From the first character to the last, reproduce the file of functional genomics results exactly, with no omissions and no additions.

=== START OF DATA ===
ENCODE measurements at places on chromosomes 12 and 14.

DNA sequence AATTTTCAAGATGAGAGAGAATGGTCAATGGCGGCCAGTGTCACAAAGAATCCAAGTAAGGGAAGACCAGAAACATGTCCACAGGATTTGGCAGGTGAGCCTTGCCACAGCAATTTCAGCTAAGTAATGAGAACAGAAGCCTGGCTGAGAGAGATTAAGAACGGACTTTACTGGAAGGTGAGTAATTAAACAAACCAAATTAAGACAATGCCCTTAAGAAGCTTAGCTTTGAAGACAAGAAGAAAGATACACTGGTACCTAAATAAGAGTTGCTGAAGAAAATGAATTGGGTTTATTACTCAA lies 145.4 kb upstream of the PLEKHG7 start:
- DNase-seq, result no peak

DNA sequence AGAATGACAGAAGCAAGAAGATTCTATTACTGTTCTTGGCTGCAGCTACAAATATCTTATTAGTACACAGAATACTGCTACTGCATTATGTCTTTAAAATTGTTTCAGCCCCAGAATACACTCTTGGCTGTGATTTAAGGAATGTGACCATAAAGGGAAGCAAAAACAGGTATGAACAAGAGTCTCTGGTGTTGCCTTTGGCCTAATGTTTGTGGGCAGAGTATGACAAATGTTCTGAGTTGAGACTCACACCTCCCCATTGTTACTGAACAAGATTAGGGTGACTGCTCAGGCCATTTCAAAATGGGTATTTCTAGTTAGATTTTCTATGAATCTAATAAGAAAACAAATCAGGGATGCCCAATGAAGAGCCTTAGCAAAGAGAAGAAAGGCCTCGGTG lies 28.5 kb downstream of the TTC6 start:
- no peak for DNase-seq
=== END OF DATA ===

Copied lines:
ENCODE measurements at places on chromosomes 12 and 14.

DNA sequence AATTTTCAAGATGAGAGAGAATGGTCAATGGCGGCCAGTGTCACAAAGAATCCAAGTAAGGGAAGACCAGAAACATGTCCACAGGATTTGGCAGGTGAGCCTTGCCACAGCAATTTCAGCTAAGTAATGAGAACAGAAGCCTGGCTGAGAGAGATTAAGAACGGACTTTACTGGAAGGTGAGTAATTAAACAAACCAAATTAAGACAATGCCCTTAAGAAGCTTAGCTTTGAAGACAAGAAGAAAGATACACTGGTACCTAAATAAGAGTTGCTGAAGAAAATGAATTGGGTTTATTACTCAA lies 145.4 kb upstream of the PLEKHG7 start:
- DNase-seq, result no peak

DNA sequence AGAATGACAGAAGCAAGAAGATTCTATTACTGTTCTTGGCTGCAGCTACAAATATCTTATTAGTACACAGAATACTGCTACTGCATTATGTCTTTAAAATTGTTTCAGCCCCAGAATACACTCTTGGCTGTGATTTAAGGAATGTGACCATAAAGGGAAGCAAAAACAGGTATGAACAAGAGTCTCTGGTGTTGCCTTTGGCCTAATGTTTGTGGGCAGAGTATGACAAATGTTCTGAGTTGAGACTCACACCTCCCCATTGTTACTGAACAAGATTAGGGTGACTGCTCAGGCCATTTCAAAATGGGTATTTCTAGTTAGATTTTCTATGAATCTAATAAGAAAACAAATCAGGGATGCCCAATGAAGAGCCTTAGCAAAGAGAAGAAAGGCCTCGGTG lies 28.5 kb downstream of the TTC6 start:
- no peak for DNase-seq